I created a new turkey brine for this Thanksgiving and I am using it on all of the turkey that I prepare this month. The recipe and directions are below:
Get the brine made up a day or two early so it can cool down in the fridge before you need to use it. You can always add ice but that dilutes it some.
- 3 quarts of water (approx.)
- 1 to 1.5 quarts of ice
- A couple of 4-inch sprigs of thyme
- A couple of 4-inch sprigs of rosemary
- 1 tablespoon of course ground black pepper
- 1 tablespoon of red pepper flakes
- 8-10 garlic cloves smashed with the side of a knife to release lots of flavor.
- 1 cup of kosher salt
Add 1 quart of the water, the rosemary and thyme, black pepper, red pepper flakes and garlic into a medium sized pot. Cover the pot and bring it just to boiling and then turn off the heat. Let the ingredients steep in the water for 20-30 minutes before removing the cover. Put the “tea” in the fridge to cool down. I recommend giving it several hours at least but overnight is best.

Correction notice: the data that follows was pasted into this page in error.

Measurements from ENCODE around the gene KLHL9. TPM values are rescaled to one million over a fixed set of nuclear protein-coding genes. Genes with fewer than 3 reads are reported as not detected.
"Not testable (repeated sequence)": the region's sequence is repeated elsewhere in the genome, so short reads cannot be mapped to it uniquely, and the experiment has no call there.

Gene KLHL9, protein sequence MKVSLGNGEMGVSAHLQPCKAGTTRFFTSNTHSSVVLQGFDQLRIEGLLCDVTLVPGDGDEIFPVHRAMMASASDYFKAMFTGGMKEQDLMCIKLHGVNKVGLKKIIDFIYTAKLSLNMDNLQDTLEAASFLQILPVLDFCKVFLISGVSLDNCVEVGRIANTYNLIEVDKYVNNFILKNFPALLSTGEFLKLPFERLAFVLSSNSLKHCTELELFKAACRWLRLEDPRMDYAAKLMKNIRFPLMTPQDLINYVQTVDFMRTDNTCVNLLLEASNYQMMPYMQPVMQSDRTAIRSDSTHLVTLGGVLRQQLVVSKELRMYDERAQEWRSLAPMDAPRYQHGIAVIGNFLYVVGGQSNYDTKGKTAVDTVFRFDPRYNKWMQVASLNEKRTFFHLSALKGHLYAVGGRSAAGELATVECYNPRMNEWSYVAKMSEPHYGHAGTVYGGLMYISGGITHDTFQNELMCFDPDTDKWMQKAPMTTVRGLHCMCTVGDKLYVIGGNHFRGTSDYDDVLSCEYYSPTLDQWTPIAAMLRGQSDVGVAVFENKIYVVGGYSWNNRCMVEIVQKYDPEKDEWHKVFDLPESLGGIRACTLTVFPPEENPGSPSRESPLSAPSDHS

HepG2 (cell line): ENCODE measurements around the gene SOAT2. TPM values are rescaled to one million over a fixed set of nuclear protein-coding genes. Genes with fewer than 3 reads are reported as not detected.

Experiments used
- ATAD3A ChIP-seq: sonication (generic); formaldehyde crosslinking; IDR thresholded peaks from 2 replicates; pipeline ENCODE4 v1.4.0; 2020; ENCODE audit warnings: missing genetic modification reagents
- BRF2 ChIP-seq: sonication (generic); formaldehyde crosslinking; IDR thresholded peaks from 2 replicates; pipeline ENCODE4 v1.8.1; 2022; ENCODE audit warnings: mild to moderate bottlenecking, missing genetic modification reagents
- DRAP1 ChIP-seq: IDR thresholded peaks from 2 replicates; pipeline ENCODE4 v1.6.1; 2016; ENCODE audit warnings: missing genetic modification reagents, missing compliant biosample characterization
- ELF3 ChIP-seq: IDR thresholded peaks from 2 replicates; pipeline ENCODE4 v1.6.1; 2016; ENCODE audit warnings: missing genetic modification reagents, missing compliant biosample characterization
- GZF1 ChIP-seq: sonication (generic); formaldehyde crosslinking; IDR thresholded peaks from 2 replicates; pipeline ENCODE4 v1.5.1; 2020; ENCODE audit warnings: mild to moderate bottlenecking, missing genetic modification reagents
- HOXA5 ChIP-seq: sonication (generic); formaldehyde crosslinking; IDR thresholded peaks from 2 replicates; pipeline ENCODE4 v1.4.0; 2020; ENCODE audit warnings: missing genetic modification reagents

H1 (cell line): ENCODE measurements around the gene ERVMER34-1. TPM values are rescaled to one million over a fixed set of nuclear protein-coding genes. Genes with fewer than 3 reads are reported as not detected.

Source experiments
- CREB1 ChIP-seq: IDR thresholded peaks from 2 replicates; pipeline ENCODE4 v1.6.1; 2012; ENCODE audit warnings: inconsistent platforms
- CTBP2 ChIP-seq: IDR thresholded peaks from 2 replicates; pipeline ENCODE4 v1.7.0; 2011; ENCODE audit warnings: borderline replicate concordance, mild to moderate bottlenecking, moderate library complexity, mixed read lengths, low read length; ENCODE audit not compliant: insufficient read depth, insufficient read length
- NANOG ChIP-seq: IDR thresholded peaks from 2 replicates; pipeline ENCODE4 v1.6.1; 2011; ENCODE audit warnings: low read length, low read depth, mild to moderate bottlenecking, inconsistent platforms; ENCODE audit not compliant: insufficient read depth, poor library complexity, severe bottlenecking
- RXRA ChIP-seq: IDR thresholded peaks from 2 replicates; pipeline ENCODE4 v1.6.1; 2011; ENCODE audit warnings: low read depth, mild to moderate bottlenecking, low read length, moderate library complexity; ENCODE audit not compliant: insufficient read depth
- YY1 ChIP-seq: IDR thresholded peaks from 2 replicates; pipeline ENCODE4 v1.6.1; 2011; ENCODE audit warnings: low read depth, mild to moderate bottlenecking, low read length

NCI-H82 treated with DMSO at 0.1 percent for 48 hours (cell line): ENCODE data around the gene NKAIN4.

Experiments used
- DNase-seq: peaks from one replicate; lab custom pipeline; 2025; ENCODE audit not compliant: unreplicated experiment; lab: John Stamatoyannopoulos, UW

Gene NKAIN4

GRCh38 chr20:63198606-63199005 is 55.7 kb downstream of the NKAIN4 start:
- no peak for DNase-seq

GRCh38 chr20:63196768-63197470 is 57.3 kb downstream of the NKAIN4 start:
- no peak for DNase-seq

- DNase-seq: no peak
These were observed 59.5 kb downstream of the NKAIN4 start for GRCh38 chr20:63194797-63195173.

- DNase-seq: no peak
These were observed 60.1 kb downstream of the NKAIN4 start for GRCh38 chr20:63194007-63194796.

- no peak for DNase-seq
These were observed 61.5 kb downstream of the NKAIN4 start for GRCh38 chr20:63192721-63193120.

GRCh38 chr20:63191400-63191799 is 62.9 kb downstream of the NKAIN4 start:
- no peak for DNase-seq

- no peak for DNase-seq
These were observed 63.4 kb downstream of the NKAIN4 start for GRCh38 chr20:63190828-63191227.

If you procrastinated, don’t worry.. I have your back. Simply pour the hot brine through a sieve into a gallon sized pitcher. Add about a quart of ice and stir the ice and brine mixture to cool it down.
Add more ice if you need to to cool it on down.
Finally, to the pre-cooled brine mixture, add enough cold water to bring it up to a gallon.. you should have a total of 1 gallon of liquid in the pitcher.
Add 1 cup of kosher salt to this liquid and stir gently for a minute or two until the salt is completely dissolved.
This, my friends, is your brine.